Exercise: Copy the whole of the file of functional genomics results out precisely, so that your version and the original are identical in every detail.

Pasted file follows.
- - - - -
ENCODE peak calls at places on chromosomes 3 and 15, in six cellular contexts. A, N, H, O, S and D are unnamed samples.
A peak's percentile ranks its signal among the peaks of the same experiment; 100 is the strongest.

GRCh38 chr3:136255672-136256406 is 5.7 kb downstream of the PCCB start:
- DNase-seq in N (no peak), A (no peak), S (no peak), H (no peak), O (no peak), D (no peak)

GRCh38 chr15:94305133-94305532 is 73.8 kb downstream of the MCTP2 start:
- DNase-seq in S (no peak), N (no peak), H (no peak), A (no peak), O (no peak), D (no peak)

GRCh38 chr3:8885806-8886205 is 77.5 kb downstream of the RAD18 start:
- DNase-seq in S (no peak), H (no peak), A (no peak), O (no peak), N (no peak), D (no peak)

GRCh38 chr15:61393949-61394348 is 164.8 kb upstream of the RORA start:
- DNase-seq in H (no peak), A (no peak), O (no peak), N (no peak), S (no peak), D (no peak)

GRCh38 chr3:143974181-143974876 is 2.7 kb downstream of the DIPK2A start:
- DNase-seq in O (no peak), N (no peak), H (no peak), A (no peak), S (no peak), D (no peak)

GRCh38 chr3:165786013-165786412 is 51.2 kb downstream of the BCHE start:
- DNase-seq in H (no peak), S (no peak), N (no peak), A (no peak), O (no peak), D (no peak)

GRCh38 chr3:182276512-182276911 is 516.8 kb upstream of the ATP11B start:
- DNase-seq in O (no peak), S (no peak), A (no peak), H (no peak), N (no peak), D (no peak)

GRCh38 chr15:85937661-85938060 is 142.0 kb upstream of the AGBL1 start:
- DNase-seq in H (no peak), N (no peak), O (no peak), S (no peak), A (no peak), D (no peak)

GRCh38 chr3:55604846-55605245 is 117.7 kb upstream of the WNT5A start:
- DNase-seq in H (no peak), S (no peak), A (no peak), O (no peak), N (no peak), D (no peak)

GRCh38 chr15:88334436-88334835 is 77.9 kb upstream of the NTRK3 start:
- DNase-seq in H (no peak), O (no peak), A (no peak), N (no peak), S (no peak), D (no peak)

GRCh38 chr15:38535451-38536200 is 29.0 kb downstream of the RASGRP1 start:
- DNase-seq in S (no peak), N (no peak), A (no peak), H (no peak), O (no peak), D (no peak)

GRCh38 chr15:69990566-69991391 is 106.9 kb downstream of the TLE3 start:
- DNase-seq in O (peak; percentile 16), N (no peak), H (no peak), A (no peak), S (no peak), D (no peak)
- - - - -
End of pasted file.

ENCODE peak calls at places on chromosomes 3 and 15, in six cellular contexts. A, N, H, O, S and D are unnamed samples.
A peak's percentile ranks its signal among the peaks of the same experiment; 100 is the strongest.

GRCh38 chr3:136255672-136256406 is 5.7 kb downstream of the PCCB start:
- DNase-seq in N (no peak), A (no peak), S (no peak), H (no peak), O (no peak), D (no peak)

GRCh38 chr15:94305133-94305532 is 73.8 kb downstream of the MCTP2 start:
- DNase-seq in S (no peak), N (no peak), H (no peak), A (no peak), O (no peak), D (no peak)

GRCh38 chr3:8885806-8886205 is 77.5 kb downstream of the RAD18 start:
- DNase-seq in S (no peak), H (no peak), A (no peak), O (no peak), N (no peak), D (no peak)

GRCh38 chr15:61393949-61394348 is 164.8 kb upstream of the RORA start:
- DNase-seq in H (no peak), A (no peak), O (no peak), N (no peak), S (no peak), D (no peak)

GRCh38 chr3:143974181-143974876 is 2.7 kb downstream of the DIPK2A start:
- DNase-seq in O (no peak), N (no peak), H (no peak), A (no peak), S (no peak), D (no peak)

GRCh38 chr3:165786013-165786412 is 51.2 kb downstream of the BCHE start:
- DNase-seq in H (no peak), S (no peak), N (no peak), A (no peak), O (no peak), D (no peak)

GRCh38 chr3:182276512-182276911 is 516.8 kb upstream of the ATP11B start:
- DNase-seq in O (no peak), S (no peak), A (no peak), H (no peak), N (no peak), D (no peak)

GRCh38 chr15:85937661-85938060 is 142.0 kb upstream of the AGBL1 start:
- DNase-seq in H (no peak), N (no peak), O (no peak), S (no peak), A (no peak), D (no peak)

GRCh38 chr3:55604846-55605245 is 117.7 kb upstream of the WNT5A start:
- DNase-seq in H (no peak), S (no peak), A (no peak), O (no peak), N (no peak), D (no peak)

GRCh38 chr15:88334436-88334835 is 77.9 kb upstream of the NTRK3 start:
- DNase-seq in H (no peak), O (no peak), A (no peak), N (no peak), S (no peak), D (no peak)

GRCh38 chr15:38535451-38536200 is 29.0 kb downstream of the RASGRP1 start:
- DNase-seq in S (no peak), N (no peak), A (no peak), H (no peak), O (no peak), D (no peak)

GRCh38 chr15:69990566-69991391 is 106.9 kb downstream of the TLE3 start:
- DNase-seq in O (peak; percentile 16), N (no peak), H (no peak), A (no peak), S (no peak), D (no peak)